Not long ago, I was chatting with a Midd-West School District official regarding the joint football program between his high school and East Juniata.
His prediction was that, when the current two-year agreement between the two districts expires before the 2015 season, there will not be a renewal - in effect, there will be no Midd-West football.
I know the families associated with the program that will fight any such attempt. And I can argue that they should succeed, or that there are better options.
Let me start by saying that I'm not sure there could be a relationship, at least in the world of local high school sports, that better lives up to the definition of symbiosis. Since it became a joint program in the fall of 2001, the student athletes from East Juniata and Midd-West have truly blended into one team, so much so that for most of its existence the joint effort has used as its home field the Beaver Springs site that once was home to West Snyder soccer, and the names of both schools have been announced instead of just the host of the cooperative, East Juniata.
The East Juniata/Midd-West Tigers still struggle to win games, but have qualified and competed in the District 4 Class AAA tournament. The team has given young men from both schools the opportunity to play the game, something the Midd-West kids wouldn't have in their own district.
Opportunity. That's the justification East Juniata families have put forth to keep this one as-is while more cooperatives take place between the county's two high schools.
It's not the strongest argument - more on that in a moment - but there's also the loyalty issue: As the Juniata County school's contribution in numbers has dwindled, Midd-West has stayed there and kept that opportunity alive for East Juniata, an opportunity that the original Tigers first made possible for the tiny number of Middleburg and West Snyder athletes who were first to cross the mountain when their schools offered only futbol, but no football.
It's fair to say that East Juniata would make up about the same percentage of a co-op with Juniata as it does with Midd-West - there would be roughly 60 kids either way; a bit more than a third would be from East Juniata - so it's questionable how much greater the opportunity would be one way or the other.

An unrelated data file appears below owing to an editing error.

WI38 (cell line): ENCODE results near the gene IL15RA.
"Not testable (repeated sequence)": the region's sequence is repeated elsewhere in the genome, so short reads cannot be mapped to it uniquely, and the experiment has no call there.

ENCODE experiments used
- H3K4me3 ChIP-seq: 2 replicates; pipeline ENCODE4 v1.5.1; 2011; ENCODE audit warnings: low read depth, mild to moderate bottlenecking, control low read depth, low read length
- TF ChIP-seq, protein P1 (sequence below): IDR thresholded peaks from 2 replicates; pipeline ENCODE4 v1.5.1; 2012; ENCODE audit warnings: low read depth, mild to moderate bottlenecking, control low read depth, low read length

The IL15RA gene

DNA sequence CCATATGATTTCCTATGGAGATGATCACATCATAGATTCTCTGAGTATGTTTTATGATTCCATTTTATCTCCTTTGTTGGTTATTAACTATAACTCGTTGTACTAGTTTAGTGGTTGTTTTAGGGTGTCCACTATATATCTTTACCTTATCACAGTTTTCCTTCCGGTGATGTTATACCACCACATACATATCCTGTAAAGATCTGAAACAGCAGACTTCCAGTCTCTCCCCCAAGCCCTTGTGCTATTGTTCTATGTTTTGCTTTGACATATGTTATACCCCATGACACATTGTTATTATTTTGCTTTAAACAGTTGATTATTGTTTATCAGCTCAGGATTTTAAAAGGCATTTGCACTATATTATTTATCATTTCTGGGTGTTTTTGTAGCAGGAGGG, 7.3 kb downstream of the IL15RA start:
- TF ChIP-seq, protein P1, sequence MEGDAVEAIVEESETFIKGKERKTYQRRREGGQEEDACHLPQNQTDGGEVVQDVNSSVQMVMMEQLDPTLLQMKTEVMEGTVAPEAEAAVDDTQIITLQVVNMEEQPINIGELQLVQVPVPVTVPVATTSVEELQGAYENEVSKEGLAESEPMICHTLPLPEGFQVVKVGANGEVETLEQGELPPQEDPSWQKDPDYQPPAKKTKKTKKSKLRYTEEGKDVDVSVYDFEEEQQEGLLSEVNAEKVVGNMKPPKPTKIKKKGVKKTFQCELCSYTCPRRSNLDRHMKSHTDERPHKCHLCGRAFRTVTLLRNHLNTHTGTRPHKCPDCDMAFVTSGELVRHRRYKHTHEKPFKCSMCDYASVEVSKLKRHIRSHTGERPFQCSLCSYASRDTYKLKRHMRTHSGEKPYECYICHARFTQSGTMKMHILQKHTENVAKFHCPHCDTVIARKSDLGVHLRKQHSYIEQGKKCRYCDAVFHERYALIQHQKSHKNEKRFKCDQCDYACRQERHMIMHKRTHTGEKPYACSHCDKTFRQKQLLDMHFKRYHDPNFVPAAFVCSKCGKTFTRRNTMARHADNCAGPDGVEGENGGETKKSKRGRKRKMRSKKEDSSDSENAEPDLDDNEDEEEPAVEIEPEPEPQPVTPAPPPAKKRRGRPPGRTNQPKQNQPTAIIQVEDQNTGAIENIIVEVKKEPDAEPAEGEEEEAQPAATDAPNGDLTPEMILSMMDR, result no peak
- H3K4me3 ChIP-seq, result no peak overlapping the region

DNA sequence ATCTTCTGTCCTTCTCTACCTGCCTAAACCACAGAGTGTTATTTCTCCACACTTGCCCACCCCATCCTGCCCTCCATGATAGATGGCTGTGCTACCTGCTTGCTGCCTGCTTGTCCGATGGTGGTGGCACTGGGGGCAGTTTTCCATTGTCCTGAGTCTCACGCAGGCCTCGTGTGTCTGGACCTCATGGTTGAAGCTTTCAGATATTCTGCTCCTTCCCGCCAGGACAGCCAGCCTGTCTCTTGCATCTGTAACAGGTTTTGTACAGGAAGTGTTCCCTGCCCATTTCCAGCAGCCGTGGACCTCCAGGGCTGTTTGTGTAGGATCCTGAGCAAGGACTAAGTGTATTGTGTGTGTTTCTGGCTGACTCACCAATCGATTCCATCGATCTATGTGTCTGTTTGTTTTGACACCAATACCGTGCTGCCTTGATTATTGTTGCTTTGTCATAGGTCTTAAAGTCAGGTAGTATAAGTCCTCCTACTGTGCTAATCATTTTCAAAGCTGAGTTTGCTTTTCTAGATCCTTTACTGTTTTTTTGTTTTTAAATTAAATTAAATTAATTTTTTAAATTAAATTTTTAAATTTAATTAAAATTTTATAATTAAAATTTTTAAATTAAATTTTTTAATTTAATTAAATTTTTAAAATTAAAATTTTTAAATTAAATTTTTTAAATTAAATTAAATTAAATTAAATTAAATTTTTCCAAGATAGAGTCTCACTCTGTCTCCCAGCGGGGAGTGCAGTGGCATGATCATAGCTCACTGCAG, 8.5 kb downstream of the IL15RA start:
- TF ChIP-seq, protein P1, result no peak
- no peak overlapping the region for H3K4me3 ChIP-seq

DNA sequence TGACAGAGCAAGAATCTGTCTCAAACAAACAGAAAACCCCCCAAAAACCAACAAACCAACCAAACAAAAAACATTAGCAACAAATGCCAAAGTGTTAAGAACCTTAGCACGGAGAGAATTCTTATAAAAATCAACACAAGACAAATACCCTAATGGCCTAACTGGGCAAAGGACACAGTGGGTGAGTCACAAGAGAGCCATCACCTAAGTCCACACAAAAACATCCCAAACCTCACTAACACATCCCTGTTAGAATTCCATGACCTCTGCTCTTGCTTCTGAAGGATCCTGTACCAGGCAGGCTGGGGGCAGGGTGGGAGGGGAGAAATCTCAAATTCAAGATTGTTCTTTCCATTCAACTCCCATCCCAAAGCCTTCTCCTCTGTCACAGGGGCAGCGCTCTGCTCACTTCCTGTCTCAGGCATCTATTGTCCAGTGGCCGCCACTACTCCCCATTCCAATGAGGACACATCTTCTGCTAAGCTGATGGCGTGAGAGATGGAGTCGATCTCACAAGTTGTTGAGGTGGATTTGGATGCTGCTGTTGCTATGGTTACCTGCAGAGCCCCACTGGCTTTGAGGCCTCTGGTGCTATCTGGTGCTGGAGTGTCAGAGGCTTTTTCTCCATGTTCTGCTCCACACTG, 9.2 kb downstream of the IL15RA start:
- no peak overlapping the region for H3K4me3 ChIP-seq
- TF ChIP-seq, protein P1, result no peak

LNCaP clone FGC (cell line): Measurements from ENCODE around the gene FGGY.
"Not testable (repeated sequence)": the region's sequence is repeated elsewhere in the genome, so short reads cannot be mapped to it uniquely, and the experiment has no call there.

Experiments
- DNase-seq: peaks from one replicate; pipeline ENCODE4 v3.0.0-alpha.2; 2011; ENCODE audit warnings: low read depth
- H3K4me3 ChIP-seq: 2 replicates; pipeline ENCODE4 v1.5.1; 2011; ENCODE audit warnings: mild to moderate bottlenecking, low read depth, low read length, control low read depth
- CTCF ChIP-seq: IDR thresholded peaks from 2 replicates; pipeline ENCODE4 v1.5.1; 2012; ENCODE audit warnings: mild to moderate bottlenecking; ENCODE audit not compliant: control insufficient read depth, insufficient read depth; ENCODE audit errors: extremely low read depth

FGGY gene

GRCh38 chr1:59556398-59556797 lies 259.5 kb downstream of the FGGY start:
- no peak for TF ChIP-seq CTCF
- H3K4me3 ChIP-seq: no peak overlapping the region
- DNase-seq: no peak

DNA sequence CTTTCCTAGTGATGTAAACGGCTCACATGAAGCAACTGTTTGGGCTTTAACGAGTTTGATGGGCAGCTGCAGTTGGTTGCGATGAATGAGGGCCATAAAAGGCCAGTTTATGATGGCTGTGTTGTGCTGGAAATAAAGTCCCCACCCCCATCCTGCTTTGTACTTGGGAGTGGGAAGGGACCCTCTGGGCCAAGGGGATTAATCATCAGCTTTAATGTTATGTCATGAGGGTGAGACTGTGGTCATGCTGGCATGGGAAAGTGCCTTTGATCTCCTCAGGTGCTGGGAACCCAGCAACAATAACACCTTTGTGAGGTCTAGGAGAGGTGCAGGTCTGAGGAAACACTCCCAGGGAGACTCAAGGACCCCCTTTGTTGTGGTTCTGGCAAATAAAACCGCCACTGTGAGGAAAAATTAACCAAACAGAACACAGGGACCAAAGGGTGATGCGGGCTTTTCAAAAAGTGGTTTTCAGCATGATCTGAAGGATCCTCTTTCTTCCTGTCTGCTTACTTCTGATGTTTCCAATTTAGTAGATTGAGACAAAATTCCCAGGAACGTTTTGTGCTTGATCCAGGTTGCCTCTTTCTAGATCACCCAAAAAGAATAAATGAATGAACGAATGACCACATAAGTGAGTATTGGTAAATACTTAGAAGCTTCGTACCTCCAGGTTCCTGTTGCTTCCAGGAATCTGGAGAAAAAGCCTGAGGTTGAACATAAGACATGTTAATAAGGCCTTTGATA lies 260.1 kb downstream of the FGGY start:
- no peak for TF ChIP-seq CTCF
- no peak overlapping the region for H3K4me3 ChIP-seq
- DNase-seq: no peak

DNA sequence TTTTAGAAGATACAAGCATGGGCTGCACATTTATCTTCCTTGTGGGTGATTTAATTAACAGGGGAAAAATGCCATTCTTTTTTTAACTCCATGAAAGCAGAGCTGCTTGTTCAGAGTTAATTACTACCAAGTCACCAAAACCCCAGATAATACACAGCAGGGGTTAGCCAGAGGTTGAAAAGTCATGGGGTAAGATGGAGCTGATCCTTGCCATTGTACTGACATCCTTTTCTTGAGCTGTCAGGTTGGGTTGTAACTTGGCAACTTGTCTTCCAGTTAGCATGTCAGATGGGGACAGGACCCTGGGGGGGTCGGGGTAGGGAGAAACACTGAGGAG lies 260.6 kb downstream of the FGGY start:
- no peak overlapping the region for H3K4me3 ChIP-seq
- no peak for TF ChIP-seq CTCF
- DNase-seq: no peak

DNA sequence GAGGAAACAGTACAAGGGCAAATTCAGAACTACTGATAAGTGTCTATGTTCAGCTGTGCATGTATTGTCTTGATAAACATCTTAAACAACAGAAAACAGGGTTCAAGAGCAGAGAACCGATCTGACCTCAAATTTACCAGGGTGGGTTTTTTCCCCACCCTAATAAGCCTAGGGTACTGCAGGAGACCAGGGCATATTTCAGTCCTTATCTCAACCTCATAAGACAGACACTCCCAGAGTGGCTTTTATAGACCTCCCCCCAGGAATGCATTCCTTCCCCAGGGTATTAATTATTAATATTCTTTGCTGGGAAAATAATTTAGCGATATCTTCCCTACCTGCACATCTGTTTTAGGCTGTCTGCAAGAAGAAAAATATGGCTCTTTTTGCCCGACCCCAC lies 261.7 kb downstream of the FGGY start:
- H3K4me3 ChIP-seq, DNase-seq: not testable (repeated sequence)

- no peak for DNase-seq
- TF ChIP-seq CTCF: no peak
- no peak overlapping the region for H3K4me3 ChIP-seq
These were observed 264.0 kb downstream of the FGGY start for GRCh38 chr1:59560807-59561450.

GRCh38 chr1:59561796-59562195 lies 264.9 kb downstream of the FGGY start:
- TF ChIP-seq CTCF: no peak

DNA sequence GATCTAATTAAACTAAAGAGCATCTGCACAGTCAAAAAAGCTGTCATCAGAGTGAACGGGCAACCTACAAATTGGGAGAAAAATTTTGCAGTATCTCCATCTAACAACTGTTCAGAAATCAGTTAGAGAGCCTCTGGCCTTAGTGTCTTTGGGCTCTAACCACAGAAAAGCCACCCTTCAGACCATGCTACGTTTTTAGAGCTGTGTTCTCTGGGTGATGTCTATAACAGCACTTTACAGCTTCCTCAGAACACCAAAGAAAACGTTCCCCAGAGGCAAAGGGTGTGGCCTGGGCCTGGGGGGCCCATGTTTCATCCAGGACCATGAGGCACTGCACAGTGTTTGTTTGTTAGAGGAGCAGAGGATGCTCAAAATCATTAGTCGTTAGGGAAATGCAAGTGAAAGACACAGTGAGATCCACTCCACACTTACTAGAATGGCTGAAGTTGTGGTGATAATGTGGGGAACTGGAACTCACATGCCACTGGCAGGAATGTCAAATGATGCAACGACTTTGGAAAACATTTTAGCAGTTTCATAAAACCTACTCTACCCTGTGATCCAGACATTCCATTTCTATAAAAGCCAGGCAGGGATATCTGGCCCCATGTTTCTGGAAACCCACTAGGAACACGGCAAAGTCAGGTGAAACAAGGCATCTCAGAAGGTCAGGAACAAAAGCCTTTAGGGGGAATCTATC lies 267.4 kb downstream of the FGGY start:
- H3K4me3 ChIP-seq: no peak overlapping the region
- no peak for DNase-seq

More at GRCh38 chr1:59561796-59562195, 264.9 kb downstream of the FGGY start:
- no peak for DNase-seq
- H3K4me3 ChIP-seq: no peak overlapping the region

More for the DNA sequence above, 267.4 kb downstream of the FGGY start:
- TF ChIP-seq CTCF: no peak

Naysayers predicted gloom and doom if the two Juniata County schools combined their sports, a forecast that has yet to come to fruition as field hockey becomes the fourth this fall; the same dire lament failed to pan out for those who objected to the full merger that formed Midd-West.
At the same time, it's fair to say that Juniata brushed off its intracounty rival through their past playing history, and there are still hard feelings in Cocolamus over the treatment the Tigers received at the hands of the Indians.
Midd-West needs East Juniata to satisfy the gridiron craving of its youngsters, whose future interest level is high if the turnout for the Mustangs' Central Keystone youth teams is any indicator. The two closest schools - Selinsgrove and Mifflinburg - are unlikely to take on a co-op partner that not only will push their program to Class AAAA (and thus out of District 4 for playoff purposes), but also one that is so close in population to the cutoff point for a cooperative under PIAA rules (if Midd-West gains half a dozen boys, it can not partner with another large school).
My friend at Midd-West agrees it would be beneficial - although financially difficult - to establish a new team. The cost could run well into six figures - hard to justify when taxes are going up and costs are predicted to keep spiraling - and the team would be obligated to play in the meat grinder that is the Heartland Conference Division I.
There's widespread belief that part of new Juniata County athletic director Steve Dreibelbis' job is to make the two football programs one. Rather than fight the inevitable, embrace it.
I've said this before: There is an easy solution that benefits all involved. Put all three schools together, at East Juniata, as a single team. Under cooperative rules, they will form a Class AAA program; the relatively central location benefits all.
Makes sense to me.
Jeff Fishbein is sports editor of The Sentinel. Contact him at firstname.lastname@example.org.